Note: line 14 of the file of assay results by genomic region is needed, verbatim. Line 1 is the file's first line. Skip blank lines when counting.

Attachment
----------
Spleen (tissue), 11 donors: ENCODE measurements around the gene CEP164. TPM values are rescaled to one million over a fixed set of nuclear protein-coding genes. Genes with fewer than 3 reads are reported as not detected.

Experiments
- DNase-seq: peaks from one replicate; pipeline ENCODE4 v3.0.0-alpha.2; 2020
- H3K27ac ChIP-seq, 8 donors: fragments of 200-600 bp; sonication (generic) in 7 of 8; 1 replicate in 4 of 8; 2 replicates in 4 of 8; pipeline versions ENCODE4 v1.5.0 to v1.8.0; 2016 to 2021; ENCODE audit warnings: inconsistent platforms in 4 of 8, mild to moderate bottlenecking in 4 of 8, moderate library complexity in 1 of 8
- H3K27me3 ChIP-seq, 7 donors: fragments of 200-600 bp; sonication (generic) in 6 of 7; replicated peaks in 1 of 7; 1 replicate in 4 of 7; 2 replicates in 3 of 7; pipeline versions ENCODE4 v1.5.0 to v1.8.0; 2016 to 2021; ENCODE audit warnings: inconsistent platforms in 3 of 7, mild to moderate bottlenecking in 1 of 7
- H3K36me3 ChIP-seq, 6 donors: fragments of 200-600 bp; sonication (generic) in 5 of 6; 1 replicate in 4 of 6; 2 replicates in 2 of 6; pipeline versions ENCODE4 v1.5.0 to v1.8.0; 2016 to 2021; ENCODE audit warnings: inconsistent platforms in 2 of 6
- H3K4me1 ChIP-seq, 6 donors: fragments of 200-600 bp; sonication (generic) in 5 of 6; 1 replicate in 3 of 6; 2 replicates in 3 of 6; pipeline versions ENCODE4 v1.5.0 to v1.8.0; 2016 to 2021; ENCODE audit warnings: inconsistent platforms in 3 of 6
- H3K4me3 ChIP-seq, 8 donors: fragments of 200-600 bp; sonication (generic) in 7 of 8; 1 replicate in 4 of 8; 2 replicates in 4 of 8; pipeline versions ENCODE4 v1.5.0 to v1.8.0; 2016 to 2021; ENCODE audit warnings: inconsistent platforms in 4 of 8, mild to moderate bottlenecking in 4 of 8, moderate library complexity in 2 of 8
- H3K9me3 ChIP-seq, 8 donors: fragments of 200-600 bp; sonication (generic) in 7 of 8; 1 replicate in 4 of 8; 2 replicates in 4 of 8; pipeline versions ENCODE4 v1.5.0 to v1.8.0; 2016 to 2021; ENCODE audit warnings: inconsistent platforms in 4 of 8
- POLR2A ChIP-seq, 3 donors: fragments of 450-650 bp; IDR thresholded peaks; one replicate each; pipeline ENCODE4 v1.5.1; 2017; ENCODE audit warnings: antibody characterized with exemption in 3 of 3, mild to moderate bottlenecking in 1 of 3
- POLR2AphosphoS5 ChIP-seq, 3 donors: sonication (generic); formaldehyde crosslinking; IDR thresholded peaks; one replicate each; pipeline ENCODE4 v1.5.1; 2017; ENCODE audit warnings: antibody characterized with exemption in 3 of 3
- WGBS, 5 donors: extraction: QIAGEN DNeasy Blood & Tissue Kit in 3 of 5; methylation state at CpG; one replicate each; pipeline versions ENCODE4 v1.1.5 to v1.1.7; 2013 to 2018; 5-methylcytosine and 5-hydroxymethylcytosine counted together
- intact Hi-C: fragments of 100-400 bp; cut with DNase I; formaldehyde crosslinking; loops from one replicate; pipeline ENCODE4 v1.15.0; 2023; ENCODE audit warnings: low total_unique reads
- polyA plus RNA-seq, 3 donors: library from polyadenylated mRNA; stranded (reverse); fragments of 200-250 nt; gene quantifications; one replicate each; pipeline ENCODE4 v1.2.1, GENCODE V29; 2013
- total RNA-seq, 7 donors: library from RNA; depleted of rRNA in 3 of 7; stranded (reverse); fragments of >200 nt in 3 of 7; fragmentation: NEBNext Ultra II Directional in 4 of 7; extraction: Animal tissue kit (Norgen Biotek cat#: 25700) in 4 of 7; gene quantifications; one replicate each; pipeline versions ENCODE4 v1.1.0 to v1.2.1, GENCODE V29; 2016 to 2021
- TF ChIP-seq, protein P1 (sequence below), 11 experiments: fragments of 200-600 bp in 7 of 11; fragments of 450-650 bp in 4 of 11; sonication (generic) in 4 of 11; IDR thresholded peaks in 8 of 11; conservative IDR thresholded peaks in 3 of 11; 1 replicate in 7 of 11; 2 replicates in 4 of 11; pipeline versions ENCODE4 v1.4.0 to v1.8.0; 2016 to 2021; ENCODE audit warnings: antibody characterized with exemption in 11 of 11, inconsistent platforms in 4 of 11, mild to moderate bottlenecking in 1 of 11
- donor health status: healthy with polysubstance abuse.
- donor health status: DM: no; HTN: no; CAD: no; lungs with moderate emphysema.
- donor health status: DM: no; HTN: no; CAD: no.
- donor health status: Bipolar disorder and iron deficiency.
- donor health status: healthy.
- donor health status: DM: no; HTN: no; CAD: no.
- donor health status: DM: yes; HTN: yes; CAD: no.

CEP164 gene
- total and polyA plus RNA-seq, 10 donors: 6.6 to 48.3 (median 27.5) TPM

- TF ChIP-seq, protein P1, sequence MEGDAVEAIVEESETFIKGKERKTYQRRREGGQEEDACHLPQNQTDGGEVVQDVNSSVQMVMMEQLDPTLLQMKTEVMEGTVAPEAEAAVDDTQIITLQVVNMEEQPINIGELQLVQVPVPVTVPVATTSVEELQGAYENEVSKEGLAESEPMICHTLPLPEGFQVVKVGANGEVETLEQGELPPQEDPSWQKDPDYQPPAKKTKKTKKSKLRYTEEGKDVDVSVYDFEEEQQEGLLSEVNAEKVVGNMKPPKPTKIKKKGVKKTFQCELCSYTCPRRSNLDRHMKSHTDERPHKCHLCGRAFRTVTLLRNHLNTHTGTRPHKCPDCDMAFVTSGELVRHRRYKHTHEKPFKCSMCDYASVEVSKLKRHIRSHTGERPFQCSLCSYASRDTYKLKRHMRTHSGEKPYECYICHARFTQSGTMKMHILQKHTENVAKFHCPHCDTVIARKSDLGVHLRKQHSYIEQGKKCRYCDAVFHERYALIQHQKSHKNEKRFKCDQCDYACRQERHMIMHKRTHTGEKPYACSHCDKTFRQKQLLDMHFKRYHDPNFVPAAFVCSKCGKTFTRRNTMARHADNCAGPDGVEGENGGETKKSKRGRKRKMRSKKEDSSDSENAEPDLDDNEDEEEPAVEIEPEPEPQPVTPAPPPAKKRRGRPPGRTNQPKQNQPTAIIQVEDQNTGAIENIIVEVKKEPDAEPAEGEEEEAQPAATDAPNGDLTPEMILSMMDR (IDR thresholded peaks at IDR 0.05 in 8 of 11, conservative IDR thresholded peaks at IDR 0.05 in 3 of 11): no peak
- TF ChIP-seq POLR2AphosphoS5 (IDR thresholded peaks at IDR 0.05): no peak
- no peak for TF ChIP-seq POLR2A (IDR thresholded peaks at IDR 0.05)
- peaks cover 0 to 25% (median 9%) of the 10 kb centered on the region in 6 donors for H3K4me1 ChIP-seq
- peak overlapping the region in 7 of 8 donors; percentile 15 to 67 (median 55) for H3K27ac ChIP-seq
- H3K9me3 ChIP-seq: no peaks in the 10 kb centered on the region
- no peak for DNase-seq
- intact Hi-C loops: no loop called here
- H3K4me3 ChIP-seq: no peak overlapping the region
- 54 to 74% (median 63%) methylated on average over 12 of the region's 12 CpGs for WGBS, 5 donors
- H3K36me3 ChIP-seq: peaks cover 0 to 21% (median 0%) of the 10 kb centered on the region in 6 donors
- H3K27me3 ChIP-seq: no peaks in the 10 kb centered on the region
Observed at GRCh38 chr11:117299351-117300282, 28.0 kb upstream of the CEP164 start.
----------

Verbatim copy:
- polyA plus RNA-seq, 3 donors: library from polyadenylated mRNA; stranded (reverse); fragments of 200-250 nt; gene quantifications; one replicate each; pipeline ENCODE4 v1.2.1, GENCODE V29; 2013